She cut each cookie into 4 pieces.

2. Share 5 cookies with 4 people. Robin, age 7, shared them this way: She shared 1 cookie with each person, leaving one cookie left over. She then cut this cookie into 5 pieces, each 1/5 and shared these. This left 1/5 of a cookie left over. She proceeded to cut this 1/5 into 4 pieces. It took 20 of these small pieces to make a whole cookie, so each of these is 1/20 of a cookie. She gave each person one of them. So each person got 1 + 1/5 + 1/20 cookies!

3. Share 2 cookies with 5 people. John, a 4th grader, did this:

First he asked if he could have a ruler. I said why not do the best you can, don't worry about making perfect cuts. He thought about his cutting a while. Then he cut each cookie into 3 pieces, but not all equal pieces. He cut 2 pieces the same size and one piece 1/2 the size of the other two! I asked him what the size of the larger piece was and he immediately said 1/(2 1/2), one two and a halfth! He shared one of each of these larger pieces with each person, with 2 of the smaller pieces left over. "What is the name of the smaller piece?", I asked. He thought about this and saw that these two smaller pieces was as large as one of the bigger pieces and 5 would make a whole cookie, so each was 1/5 of a cookie. So each person got 1/(2 1/2) or 2/5 of a cookie! In all the years I've been doing the cookie-sharing, no one did what John did; that was exciting!

4. Share 2 cookies with 3 people. (In my Worksheet book I use lots of pictures, I don't know how to do that here, sorry). This is how Brad (finished 2nd grade) would have done this:

He shared when he could, then always cut each piece left into two equal pieces! After giving Brad the problem, I went to talk with other students. When I returned there was a bunch of larger, then smaller and even smaller pieces (crumbs!). I asked him what he had done and this exciting method and result emerged. He couldn't share 2 cookies with 3 people, so he cut each cookie into 2 equal pieces. (We always had discussions about the name of the pieces as we went along). He now had 4 pieces, each 1/2 of a cookie. He shared each 1/2 with the 3 people, with 1/2 leftover.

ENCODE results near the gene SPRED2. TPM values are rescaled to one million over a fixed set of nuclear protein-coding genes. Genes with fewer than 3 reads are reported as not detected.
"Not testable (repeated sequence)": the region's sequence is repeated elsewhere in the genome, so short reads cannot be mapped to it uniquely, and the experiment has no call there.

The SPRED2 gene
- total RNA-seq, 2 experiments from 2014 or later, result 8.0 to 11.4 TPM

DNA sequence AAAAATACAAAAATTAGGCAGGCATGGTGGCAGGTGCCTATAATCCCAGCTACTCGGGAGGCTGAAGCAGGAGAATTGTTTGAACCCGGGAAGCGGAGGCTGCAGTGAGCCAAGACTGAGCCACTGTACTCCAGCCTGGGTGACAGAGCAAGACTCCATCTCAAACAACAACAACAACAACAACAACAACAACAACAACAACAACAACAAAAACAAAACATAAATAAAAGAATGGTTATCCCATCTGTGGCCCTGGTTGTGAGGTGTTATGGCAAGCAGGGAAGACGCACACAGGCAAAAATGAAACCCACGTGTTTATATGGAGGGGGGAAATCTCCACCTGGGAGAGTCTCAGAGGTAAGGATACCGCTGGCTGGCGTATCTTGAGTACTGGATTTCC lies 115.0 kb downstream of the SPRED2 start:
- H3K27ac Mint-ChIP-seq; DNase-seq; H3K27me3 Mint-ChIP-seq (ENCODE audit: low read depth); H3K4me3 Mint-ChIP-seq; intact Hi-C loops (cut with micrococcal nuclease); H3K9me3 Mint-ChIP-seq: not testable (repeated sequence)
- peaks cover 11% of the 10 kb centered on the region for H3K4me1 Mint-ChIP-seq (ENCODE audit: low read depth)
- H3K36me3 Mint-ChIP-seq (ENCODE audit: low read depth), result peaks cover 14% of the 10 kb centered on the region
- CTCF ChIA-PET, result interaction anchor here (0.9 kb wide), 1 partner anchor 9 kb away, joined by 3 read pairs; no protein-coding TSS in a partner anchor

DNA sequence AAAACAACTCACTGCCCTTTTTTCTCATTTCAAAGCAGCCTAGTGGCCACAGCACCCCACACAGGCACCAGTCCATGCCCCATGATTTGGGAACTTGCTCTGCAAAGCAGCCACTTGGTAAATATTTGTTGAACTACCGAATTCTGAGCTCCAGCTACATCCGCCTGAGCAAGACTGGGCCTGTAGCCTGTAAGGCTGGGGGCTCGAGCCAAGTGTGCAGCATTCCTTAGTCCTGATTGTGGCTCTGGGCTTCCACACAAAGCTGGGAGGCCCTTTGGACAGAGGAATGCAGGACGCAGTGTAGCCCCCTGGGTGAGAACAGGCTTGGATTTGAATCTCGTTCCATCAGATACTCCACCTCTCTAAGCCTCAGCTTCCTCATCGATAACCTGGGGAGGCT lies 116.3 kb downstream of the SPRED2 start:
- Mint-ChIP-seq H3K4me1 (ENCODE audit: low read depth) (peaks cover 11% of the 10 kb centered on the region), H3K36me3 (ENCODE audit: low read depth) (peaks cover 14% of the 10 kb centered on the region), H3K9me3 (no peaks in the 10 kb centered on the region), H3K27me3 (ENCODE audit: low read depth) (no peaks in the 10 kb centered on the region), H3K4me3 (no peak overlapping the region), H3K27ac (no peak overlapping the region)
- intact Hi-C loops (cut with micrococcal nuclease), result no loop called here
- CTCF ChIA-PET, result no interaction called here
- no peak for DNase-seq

[Each person now had

The 1/2 of a cookie he cut into 2 equal pieces, each piece 1/4 of a cookie. He couldn't share these 1/4's because there were only 2 pieces and we had 3 people to share with.

[Each person now had

He cut the 2-1/4's into 2 equal pieces, getting 4 pieces, each 1/8 of a cookie. He shared three of these, with one left over.

[Each person now had

He continued this to sixteenths, but he saw patterns and was able to write further terms.

[Each person ended up with

The 3 dots means it goes on forever! This is known as an infinite series. What simple fraction is this equal to?

Notice that I had to help him name the pieces, which he caught on to, and helped him to write the fraction names, which he caught on to also. It was Brad's idea to cut the cookies this way. It lead to others getting infinite series by sharing 2 cookies with 5 people and then I varied the special scissors to cut into only 3 equal pieces or 10 equal pieces! (This last one gets us to decimals). There are so many interesting things to do!

**A program in Basic to do the cookie sharing
using
Brad's method and get the bimal (the numerators only, the denominators
are powers of 2).**

- 10 c=0
- 20 INPUT T
- 30 INPUT B
- 40 PRINT INT(T/B);
- 50 n = T - B*INT(T/B)
- 60 n = n*2
- 70 c = c + 1
- 80 IF c>10 THEN STOP
- 90 IF n>B THEN GOTO 110
- 100 n<=B THEN GOTO 150
- 110 x = 1
- 120 PRINT x;
- 130 n = n - B
- 140 GOTO 60
- 150 x = 0
- 160 PRINT x;
- 170 GOTO 60
- 180 end

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